And lastly, whether or not I am "diagnosed" as celiac, because of the wheat allergy I do need to eat a celiac diet, correct?

 

Thank you again, everyone.

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7 minutes ago, Cookieface said:

Sorry for the very delayed reply - I got swept up in my baby's birthday planning and daycare all at once, and forgot to check back.

I was not issued an Epi-Pen and I can't for the life of me find the allergy paper copy he gave me, but it was just a list of food/environmental names circled where the skin-prick test indicated I reacted.  I tested mildly for milk and across the board for wheat, rye, barley, and oats.

@Ennis_TX thank you for that point.  I went to a restaurant with a friend a couple weeks ago and noted that although they offered "gluten-free" stuff, it was marked with an asterisk and note saying they use the same oil for wheat products!

So, from this thread, and please correct me if I am wrong, but because I have a diagnosed wheat allergy, I should NOT get tested for celiac?  That is fine by me, I just wanted to  clarify if there was any reason to get the confirmation apart from satisfaction in knowing one way or the other.  I wish I'd done that test before the allergy and going gluten-free.  It would explain a lot of symptoms I've had over the years!

And lastly, whether or not I am "diagnosed" as celiac, because of the wheat allergy I do need to eat a celiac diet, correct?

 

Thank you again, everyone.

Correct, wheat is a allergy to you like corn is for me I imagine....it started off minor for me actually...just fever....it got worse over the years...now I get blood blisters in my mouth and s$#& blood when I eat it.....if it touches my skin I break out in a rash...>Allergies have tendencies to get worse or better as we get older and like celiac being reintroduced later to the culprit can cause different reactions. Worse case with a allergy is anaphylactic shock, this is why we mentioned a epi pen....PS I have a friend who works for a CVS, if you need a epi pen CVS has generics and coupons they can apply to checkout if they know how that gets you them for less then $15 each.

We said avoid the gluten testing for celiac btw because it involves eating gluten every day for weeks to ramp up your antibodies to be tested....if you allergic...well you see.

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Ennis is correct.  Doing a gluten challenge to get celiac testing could be dangerous.   However, your allergies might not be severe as your allergist did not issue you an EPI pen (most allergy testing is not very accurate.   You should discuss a possible challenge with your allergist and a GI.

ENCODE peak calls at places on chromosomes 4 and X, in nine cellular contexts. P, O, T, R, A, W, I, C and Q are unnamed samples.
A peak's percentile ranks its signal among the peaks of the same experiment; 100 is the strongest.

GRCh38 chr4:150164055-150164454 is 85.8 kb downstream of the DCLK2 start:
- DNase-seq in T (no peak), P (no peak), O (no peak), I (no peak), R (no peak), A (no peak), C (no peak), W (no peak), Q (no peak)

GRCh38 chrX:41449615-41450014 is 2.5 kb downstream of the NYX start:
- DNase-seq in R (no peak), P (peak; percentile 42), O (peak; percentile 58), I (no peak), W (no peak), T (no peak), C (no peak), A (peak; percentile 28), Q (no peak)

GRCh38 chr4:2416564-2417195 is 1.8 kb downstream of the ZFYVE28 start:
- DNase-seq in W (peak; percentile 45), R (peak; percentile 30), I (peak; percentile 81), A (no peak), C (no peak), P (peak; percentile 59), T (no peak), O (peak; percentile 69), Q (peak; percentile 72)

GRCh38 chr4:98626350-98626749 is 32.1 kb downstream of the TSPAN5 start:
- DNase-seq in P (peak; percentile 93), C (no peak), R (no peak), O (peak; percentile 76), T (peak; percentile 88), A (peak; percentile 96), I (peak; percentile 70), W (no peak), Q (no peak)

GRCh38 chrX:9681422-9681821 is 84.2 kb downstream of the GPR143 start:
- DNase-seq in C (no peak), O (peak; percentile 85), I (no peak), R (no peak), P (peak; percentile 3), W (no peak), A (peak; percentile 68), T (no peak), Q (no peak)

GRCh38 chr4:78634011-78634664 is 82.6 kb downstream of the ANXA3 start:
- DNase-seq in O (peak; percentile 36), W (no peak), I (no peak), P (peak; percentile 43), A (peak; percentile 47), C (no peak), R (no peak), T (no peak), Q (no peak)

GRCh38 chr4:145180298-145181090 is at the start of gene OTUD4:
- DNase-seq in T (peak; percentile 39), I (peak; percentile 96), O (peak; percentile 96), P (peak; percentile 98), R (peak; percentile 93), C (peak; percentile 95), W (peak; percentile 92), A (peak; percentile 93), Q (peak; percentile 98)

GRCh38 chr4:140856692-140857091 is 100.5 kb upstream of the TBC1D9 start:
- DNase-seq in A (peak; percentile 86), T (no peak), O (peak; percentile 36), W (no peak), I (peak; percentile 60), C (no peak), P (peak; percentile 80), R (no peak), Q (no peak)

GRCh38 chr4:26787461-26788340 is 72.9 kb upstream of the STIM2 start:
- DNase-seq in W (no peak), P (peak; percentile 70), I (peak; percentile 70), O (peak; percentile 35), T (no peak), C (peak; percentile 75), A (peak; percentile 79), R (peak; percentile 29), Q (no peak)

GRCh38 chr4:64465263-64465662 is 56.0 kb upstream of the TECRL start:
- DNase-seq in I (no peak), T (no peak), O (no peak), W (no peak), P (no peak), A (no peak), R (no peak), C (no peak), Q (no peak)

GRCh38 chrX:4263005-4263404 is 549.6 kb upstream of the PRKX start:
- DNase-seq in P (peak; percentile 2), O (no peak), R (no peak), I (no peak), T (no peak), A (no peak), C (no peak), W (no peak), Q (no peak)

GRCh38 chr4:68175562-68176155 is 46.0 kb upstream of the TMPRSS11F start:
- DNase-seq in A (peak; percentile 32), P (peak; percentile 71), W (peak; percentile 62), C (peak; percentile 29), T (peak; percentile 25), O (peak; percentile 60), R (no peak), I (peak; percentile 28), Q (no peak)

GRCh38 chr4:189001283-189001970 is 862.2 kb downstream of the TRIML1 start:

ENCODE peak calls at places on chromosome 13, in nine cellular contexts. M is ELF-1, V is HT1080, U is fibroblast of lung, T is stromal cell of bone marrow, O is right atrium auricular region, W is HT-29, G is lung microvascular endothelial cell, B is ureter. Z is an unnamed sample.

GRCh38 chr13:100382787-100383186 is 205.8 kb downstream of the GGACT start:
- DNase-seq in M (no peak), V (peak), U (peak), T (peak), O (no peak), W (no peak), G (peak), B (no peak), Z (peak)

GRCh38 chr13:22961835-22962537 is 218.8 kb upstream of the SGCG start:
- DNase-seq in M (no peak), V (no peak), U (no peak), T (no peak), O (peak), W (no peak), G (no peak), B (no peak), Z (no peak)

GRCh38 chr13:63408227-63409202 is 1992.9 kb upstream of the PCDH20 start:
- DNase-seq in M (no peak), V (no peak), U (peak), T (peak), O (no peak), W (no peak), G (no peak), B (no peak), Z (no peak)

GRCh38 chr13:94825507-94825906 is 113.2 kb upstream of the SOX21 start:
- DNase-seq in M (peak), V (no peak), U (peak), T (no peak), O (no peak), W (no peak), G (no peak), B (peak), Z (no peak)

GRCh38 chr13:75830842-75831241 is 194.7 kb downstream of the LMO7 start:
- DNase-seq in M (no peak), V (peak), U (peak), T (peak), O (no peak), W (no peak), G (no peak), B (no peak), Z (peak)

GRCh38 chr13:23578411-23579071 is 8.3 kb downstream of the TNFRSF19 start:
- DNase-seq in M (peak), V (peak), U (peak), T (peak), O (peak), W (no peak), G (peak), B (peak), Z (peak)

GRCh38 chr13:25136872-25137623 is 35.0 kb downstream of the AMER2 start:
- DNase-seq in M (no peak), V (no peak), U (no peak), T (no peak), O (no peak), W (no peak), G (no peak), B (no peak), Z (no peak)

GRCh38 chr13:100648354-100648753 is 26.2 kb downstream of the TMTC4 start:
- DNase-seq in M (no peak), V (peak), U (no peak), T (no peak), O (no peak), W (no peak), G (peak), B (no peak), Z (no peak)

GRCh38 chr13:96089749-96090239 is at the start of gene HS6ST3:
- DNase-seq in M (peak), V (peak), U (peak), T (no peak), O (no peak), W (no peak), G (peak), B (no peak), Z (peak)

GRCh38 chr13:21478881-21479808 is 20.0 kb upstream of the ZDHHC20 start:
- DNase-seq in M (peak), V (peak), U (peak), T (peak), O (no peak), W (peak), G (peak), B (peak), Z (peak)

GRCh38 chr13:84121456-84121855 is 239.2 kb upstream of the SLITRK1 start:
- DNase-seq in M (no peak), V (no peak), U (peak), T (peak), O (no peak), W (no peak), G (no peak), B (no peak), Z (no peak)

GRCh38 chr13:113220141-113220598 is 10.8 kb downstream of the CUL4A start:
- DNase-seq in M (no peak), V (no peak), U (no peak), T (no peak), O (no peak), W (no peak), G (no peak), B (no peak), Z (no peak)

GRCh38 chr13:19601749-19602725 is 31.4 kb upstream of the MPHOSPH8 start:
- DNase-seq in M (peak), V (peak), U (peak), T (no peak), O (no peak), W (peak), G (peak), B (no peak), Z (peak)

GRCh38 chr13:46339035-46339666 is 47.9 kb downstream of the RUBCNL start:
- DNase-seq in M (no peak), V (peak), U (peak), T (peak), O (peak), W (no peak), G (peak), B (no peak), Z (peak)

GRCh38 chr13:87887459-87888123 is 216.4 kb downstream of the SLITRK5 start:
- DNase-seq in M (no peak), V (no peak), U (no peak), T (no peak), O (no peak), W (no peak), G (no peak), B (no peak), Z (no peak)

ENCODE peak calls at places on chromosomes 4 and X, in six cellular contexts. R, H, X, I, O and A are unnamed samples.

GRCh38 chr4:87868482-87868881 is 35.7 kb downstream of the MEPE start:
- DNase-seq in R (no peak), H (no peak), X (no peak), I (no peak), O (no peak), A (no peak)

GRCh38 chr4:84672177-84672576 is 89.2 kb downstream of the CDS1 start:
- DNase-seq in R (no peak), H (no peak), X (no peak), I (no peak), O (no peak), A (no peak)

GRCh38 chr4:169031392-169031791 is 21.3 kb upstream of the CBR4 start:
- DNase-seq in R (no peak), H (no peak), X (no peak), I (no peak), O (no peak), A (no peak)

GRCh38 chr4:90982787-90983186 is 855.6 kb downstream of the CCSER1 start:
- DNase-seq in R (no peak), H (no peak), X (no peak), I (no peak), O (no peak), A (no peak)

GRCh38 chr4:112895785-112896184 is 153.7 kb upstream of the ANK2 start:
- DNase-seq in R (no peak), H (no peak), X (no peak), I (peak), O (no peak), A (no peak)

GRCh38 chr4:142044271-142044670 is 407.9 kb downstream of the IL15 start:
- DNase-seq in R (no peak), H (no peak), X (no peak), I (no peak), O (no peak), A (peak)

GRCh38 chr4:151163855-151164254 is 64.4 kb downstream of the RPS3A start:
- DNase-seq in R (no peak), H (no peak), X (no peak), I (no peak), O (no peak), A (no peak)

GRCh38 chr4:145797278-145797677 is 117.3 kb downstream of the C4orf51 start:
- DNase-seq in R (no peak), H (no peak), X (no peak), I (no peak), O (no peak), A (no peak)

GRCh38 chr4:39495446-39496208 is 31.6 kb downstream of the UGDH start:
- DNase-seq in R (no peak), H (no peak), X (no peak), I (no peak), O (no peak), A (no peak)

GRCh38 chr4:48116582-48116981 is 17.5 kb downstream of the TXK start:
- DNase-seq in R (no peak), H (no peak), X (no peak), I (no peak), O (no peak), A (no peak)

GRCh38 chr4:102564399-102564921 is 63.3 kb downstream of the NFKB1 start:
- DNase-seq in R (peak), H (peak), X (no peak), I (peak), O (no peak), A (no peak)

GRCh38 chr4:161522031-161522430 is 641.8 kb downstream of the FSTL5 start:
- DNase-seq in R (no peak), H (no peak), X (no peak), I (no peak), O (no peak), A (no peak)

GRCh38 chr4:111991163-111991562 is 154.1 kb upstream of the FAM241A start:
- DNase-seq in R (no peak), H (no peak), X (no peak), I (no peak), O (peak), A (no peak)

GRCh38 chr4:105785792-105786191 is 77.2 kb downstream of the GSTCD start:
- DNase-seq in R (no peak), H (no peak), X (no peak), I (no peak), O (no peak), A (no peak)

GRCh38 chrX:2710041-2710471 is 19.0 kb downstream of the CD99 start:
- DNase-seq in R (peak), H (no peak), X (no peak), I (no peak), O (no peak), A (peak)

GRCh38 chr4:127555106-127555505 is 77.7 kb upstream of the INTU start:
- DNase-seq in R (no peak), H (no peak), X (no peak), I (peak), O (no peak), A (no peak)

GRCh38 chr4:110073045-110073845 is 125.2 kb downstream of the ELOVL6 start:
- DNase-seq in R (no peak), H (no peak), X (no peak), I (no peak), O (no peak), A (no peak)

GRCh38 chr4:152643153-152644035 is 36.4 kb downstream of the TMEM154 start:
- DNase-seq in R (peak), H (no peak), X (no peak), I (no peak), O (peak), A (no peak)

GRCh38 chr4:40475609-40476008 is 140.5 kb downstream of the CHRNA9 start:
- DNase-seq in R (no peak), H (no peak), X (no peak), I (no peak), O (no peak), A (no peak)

https://www.mayoclinic.org/tests-procedures/allergy-tests/basics/results/prc-20014505

http://acaai.org/allergies/treatment/allergy-testing

https://www.allergicliving.com/2017/05/04/what-you-need-to-know-about-food-allergy-testing-and-proper-diagnosis/

If you are confident in your wheat allergy diagnosis, you need probably need to be extra vigilant on a gluten free diet.  No cheating and watch for cross contamination.  

 

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1 hour ago, cyclinglady said:

If you are confident in your wheat allergy diagnosis, you need probably need to be extra vigilant on a gluten free diet.  No cheating and watch for cross contamination.  

I second this statement upon my experience as the more strict I am it appears the more sensitive I am. I have read that others also became more sensitive once diagnosed and on the diet.  It was determined during my months of testing and under Dr care at a clinic, I am not IgE  mediated allergy for wheat, rye, barley, but my Dr did state I had a delayed reaction/sensitivity to a skin test for rye and barley that was confirmed. Despite being non IgE mediated, I was unable to finish a 2 week gluten challenge... I'll spare the details.  Ironically I did show to be wheat non IgE delayed skin hypersensitive, but I blow up like a macy day balloon if fed it , so something is up there just not medically named ;) 

I also have the corn issues and cow milk too.  My children also appear to have my issues and my daughter is currently struggling with it (has lost much weight) as we work to heal her. I have a cousin diagnosed Gold standard Celiac. I was misdiagnosed IBS for 2 decades before finally being diagnosed  and a lifetime genealogical family history of GI illness, disease,problems including cancers. 

 

Good luck to you and keep us posted.

 

 

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Hey everyone...

Your comments are all really helpful as I too was considering the test for celiac. I went gluten free just over a year ago after being confirmed as wheat allergic (no Epi pen) and over 15 year IBS diagnosis, it was a process i was a little nervous about, having to go through the pain for that amount of weeks. It does worry me that I may be doing my body damage by not knowing though. I don't cheat, but am still learning, so I still get sick. And the whole cosmetic ingredients really confuses me !